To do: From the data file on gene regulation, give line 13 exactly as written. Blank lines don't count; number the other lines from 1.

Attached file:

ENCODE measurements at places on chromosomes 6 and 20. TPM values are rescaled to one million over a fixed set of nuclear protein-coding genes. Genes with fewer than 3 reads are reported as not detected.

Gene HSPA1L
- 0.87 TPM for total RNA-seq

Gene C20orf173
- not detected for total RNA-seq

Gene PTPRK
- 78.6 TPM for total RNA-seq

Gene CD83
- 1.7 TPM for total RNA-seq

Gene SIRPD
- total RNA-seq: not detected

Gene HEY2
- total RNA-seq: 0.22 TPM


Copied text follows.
- total RNA-seq: 0.22 TPM